Not taking up the mics themselves, The Drastics create an entire disc just for their guesting toasters and vocalists, drawn mainly from the Chicago underground, although King Django and Dr Ring Ding also fly in for the fun. Only four singers are featured within - the sweet Corey Dixon, who's beautifully backed by Tom Riley, Deal's Gone Bad's soulful Todd Hembrook, and the sole female on the set, the scatting Dayna Lynn.

The bulk of this disc then is given over to the DJs, most overtly inspired by a clutch of modern dancehall heroes. Not King Django, though, his "Musical Sharp Attack" pays tribute to the legendary Lee Perry. Ghanaboy rips a page from Scratch's book as well, bringing his kids in accompany him on "Me a Rasta", but so warp-speed is his toast, he leaves them at the starting block.

More importantly, do dancehall styled DJs work over The Drastics's dubby, Afro-roots riddims? I'm not overly convinced they do, which is why I feel the strongest numbers come from the U-Roy styled Jah Scroob and the hip-hop flavored Zulu, whose heavy hitting "Ransom the Senator" is the stand-out toast on this disc.

...The Drastics deserve much credit for moving deep into unchartered territories, and even if they do sometimes hit dead-ends, the journey itself is so intriguing few fans will mind. -

"The Beat - Premonition CD Review"

Judging by the cover—even the label—you might guess The Drastics' Premonition was a new ska release but you'd be as wrong as I was when I heard this dubby instrumental release informed by the likes of Augustus Pablo, King Tubby and the soundtracks to '60s tv shows like "Hawaiian Eye." Musically inventive and steeped in a variety of styles, this seven-piece band with five guest vocalists and additional musicians creates a soundscape collage that draws on all elements of ska, rocksteady, and reggae but stays rooted in dub while unafraid to dablle in jazz keyboard voicings, steel guitar effects and full horns, also dubbed to the max. The vocalists are put to good use with dj sections cutting in and out of the mix making for a thoroughly enjoyable whole. I like it! - The Beat Magazine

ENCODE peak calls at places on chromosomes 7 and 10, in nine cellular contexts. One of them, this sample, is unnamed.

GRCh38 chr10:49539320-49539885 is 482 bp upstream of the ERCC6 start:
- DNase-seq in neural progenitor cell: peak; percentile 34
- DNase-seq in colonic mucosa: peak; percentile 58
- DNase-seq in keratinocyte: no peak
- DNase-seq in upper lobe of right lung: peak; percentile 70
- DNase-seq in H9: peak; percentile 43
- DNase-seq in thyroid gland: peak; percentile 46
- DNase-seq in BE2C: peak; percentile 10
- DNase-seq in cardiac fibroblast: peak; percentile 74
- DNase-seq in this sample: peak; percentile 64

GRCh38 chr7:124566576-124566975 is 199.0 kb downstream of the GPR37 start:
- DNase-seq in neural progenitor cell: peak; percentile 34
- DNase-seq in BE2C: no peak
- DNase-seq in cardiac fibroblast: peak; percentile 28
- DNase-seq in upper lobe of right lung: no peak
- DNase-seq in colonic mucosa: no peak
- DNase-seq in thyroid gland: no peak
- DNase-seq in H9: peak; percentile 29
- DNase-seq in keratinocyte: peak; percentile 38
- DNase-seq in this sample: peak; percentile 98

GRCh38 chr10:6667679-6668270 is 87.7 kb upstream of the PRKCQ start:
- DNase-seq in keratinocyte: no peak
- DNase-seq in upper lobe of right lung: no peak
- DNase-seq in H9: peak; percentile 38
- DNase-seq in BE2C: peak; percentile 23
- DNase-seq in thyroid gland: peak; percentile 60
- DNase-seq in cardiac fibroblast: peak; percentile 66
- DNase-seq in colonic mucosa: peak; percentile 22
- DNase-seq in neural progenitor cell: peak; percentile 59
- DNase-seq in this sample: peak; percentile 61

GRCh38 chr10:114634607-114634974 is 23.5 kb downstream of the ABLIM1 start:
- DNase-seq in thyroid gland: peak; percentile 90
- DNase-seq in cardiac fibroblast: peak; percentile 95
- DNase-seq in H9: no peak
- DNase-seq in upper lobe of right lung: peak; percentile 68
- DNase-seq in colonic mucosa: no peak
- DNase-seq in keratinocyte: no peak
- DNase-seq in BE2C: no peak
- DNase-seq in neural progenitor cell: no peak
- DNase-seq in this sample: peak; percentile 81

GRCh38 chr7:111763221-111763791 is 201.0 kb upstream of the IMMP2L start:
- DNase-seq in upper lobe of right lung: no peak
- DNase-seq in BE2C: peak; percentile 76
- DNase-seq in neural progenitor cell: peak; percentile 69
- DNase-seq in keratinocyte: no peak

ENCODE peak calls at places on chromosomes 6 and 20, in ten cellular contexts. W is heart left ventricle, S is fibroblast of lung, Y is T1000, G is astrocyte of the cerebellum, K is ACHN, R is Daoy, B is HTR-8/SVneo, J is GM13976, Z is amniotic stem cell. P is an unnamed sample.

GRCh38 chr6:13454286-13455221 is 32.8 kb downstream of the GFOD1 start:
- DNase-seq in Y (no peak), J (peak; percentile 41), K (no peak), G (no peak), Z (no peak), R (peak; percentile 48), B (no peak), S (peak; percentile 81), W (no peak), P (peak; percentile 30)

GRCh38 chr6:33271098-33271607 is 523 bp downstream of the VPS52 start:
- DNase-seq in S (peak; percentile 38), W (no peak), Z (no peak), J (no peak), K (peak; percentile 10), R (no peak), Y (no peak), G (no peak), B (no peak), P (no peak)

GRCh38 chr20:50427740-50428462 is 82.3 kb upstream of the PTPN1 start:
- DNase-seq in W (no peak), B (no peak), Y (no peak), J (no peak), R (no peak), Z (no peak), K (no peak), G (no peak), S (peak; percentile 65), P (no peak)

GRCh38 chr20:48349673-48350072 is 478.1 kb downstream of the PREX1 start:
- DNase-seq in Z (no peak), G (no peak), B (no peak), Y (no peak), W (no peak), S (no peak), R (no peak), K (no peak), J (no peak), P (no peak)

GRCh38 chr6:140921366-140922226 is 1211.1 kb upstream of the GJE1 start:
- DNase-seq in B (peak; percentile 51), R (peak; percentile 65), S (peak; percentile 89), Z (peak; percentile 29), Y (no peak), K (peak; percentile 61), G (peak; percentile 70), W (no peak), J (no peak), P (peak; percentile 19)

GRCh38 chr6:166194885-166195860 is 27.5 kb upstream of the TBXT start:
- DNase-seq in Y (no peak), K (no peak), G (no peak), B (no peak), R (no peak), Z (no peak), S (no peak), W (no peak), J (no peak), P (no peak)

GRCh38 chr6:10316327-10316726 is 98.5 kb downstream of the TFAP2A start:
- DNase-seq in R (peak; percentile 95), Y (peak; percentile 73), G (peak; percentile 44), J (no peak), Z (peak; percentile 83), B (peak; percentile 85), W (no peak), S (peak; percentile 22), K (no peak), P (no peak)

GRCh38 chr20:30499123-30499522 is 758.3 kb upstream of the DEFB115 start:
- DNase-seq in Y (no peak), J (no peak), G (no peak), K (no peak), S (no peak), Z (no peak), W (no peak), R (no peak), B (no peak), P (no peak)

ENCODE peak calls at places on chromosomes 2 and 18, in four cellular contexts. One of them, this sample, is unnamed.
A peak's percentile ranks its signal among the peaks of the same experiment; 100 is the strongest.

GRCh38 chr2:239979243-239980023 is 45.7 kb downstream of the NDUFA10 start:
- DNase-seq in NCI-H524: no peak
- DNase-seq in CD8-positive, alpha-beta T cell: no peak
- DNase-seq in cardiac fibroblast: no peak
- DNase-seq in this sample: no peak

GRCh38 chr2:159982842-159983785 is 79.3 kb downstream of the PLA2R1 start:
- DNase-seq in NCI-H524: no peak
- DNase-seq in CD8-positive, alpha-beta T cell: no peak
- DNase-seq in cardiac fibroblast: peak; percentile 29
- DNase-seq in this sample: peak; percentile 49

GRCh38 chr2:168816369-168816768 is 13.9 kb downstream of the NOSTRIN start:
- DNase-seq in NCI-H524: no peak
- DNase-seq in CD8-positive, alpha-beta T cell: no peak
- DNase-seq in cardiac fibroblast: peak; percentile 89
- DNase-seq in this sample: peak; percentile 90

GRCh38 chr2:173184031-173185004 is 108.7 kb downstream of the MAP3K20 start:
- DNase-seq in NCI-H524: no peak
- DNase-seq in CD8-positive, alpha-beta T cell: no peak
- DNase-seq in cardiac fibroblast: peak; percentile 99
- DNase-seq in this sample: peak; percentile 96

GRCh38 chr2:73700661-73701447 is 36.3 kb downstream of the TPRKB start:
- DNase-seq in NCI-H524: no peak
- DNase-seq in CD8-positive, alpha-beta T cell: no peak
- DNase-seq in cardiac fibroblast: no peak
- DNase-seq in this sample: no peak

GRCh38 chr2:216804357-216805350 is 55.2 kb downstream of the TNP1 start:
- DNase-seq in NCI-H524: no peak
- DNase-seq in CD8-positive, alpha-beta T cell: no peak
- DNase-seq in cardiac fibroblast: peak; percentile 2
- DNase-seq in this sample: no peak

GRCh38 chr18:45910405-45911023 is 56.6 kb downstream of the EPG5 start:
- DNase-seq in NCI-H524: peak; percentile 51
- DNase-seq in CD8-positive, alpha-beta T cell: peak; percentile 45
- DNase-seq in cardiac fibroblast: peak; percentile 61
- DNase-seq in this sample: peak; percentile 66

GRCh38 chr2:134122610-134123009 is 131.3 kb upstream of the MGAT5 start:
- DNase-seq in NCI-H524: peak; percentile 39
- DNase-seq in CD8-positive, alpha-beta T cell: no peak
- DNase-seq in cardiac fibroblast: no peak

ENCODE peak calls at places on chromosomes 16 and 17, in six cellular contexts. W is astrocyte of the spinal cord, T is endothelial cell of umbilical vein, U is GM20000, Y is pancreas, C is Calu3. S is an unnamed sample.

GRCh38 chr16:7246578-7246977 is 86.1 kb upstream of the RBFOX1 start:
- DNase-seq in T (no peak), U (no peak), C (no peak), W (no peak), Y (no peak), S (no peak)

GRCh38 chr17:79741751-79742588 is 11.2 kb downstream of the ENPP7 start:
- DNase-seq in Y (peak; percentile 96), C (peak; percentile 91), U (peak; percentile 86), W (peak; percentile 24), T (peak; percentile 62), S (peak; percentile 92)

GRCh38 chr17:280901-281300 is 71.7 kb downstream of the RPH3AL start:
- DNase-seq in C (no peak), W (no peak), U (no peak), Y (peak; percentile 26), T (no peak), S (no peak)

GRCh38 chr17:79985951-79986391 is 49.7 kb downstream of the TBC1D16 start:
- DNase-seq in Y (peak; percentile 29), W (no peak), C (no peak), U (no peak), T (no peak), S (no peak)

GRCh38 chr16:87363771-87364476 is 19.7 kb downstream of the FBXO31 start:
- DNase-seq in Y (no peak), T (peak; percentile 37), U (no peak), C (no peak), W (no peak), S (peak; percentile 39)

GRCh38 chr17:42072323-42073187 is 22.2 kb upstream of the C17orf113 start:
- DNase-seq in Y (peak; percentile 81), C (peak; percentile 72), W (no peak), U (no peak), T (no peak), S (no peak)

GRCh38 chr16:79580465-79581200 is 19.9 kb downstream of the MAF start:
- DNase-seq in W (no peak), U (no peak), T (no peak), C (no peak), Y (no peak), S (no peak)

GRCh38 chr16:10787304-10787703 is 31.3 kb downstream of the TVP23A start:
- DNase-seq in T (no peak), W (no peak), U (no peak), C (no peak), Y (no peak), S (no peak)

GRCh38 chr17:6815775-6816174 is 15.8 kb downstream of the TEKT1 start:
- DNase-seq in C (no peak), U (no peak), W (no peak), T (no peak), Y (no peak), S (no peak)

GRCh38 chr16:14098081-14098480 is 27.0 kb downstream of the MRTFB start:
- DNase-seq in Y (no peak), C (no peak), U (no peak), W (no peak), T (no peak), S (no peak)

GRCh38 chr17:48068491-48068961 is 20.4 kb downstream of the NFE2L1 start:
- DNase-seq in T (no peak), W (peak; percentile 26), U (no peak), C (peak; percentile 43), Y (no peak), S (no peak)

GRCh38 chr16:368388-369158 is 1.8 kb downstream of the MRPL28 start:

"Centerstage Chicago Feature Excerpt"

The band undoubtedly takes cues from legendary pioneers like King Tubby and melodica maestro Augustus Pablo, while blending in elements of hip-hop, jazz, afro-beat, dancehall and rocksteady. And in keeping with dub's test-tube aesthetic, live improvisation plays a key role. Muscular, rolling bass lines anchor fades and swells while guitar, keys, horns, percussion and ricocheting snare shots get retooled real-time through a mixer onstage.

"Everything that we do is actually orchestrated and improvised," says Riley of the live dub. Many members are also multi-instrumentalists, adding a crucial cohesion to the unpredictable turns. "Anything can happen any night," agrees Abbianati. "Maybe something happened one night that was cool and we'll remember to do that from then on, like a stop for a beat and then dropping it again…I think it's really making music when everything's not so structured and you can just play."

The band's second album, Chicago Massive, reflects the same all-out, mad scientist approach. The ambitious double disc lists no less than 24 individual musician credits, including unsung local vocalists like Fada Dougou, Mario Valentine and the Shabba Ranks-meets-Sean Paul growls of Zulu. If that weren't enough, an accompanying 12-inch with alternate dubs of those dubs should keep Chi-town from sleeping on the sound.